Climate variability affects water-energy-food infrastructure performance in East Africa

Research output: Contribution to journalArticlepeer-review

  • External authors:
  • Christian Siderius
  • Seshagiri R. Kolusu
  • Martin C. Todd
  • Ajay Bhave
  • Andy J. Dougill
  • Chris J.C. Reason
  • David D. Mkwambisi
  • Japhet J. Kashaigili
  • Joanna Pardoe
  • Katharine Vincent
  • Neil C.G. Hart
  • Rachel James
  • Richard Washington
  • Robel T. Geressu
  • Declan Conway

Abstract

The need to assess major infrastructure performance under a changing climate is widely recognized yet rarely practiced, particularly in rapidly growing African economies. Here, we consider high-stakes investments across the water, energy, and food sectors for two major river basins in a climate transition zone in Africa. We integrate detailed interpretation of observed and modeled climate-system behavior with hydrological modeling and decision-relevant performance metrics. For the Rufiji River in Tanzania, projected risks for the mid-21st century are similar to those of the present day, but for the Lake Malawi-Shire River, future risk exceeds that experienced during the 20th century. In both basins a repeat of an early-20th century multi-year drought would challenge the viability of proposed infrastructure. A long view, which emphasizes past and future changes in variability, set within a broader context of climate-information interpretation and decision making, is crucial for screening the risk to infrastructure.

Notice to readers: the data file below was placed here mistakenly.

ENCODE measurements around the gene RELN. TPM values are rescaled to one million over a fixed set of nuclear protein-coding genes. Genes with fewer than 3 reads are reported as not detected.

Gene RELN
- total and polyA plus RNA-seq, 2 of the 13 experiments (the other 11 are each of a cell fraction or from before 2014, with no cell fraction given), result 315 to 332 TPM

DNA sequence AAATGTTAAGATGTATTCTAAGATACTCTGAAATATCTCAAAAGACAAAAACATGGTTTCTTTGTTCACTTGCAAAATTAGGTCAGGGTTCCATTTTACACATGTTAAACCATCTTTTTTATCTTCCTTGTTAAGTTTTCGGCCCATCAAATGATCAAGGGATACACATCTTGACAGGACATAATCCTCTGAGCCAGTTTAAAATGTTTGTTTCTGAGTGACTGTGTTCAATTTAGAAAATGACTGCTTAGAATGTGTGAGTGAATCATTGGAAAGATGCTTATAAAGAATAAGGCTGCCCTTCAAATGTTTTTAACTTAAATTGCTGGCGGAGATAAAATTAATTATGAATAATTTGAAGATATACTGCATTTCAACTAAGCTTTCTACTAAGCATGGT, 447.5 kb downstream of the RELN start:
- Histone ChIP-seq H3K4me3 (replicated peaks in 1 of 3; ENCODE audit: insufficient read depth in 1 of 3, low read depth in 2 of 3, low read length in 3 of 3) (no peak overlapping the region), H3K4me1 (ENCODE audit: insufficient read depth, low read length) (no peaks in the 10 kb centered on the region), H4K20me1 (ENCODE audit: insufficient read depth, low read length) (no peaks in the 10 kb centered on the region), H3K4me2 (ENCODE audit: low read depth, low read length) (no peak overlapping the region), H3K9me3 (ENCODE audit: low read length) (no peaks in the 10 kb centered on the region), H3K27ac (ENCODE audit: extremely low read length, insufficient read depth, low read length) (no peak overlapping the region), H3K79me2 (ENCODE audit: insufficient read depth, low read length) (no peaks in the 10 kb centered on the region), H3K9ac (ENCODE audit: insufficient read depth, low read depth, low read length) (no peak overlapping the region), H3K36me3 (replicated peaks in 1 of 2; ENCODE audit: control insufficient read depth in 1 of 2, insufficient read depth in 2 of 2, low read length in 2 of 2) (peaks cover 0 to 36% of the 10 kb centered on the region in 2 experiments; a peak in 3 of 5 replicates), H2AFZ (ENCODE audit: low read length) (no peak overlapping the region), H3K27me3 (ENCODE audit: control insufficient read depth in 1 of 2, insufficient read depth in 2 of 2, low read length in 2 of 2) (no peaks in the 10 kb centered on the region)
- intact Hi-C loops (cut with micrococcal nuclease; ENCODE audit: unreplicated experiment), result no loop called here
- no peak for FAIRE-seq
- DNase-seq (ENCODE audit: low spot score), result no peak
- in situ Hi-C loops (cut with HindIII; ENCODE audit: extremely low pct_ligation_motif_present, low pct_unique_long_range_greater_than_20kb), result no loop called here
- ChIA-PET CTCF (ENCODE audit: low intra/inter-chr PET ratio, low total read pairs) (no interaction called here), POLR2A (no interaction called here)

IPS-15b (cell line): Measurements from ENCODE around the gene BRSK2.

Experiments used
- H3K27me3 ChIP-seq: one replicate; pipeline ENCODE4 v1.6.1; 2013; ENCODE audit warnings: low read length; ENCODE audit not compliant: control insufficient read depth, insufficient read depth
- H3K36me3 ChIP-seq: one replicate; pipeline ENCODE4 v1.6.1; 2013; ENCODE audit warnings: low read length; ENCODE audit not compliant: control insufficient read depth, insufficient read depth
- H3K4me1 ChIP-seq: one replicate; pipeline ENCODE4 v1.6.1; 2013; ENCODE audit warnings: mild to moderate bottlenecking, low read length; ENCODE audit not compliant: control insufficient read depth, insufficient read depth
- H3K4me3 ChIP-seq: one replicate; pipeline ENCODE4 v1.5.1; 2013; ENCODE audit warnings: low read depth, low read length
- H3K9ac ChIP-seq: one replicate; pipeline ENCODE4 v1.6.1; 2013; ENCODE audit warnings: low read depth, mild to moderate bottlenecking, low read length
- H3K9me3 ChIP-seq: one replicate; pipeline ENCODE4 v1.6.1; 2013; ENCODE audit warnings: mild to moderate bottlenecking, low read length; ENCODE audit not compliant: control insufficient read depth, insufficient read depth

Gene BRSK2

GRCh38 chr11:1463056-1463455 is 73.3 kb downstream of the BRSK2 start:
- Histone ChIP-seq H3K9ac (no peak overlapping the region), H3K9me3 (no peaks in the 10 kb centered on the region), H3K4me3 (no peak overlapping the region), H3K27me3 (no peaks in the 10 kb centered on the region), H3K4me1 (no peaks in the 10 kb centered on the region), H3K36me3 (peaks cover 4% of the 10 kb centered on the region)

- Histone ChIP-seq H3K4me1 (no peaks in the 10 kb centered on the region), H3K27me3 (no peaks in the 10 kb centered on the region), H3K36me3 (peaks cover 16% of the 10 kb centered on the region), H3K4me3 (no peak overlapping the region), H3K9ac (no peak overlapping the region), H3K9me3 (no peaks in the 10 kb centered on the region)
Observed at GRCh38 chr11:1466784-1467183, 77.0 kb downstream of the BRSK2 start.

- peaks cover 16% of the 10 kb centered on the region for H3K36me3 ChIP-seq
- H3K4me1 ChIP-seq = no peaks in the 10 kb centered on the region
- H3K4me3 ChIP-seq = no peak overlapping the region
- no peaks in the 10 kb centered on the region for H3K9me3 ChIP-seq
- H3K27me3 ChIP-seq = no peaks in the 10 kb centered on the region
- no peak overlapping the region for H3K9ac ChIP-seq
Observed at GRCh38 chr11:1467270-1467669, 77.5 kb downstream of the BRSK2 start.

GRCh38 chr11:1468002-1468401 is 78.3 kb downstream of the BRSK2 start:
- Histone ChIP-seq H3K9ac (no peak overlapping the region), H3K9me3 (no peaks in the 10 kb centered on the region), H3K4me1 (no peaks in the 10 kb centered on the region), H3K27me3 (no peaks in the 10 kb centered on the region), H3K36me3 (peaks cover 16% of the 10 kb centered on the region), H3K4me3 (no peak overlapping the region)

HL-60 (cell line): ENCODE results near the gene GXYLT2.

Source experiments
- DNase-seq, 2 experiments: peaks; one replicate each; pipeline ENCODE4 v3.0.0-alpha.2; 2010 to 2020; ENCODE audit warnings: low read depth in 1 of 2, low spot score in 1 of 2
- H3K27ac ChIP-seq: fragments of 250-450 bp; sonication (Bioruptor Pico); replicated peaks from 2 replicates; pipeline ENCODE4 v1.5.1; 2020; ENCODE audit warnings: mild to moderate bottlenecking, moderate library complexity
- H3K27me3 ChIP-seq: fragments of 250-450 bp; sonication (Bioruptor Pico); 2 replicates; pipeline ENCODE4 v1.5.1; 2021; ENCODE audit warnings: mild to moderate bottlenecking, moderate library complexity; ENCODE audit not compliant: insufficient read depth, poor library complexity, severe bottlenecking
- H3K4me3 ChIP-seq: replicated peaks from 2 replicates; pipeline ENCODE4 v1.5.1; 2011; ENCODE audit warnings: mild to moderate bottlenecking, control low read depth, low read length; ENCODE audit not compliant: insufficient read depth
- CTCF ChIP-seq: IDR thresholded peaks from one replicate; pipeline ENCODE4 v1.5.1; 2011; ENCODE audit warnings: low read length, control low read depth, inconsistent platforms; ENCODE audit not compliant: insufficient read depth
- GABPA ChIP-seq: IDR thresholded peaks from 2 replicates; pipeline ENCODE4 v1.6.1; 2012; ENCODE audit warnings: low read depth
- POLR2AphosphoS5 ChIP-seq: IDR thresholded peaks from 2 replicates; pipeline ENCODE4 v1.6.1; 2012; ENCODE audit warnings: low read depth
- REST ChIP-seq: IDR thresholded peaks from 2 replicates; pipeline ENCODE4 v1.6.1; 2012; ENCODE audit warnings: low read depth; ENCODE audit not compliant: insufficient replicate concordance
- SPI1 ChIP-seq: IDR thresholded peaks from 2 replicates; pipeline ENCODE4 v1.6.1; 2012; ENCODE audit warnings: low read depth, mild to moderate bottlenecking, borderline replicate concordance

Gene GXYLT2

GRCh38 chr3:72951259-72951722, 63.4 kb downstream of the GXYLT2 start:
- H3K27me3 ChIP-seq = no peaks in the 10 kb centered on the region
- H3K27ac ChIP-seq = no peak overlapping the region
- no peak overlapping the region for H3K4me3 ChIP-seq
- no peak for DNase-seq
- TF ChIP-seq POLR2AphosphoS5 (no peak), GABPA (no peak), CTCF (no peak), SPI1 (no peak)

Bibliographical metadata

Original languageEnglish
Pages (from-to)397-410
Number of pages14
JournalOne Earth
Volume4
Issue number3
DOIs
Publication statusPublished - 19 Mar 2021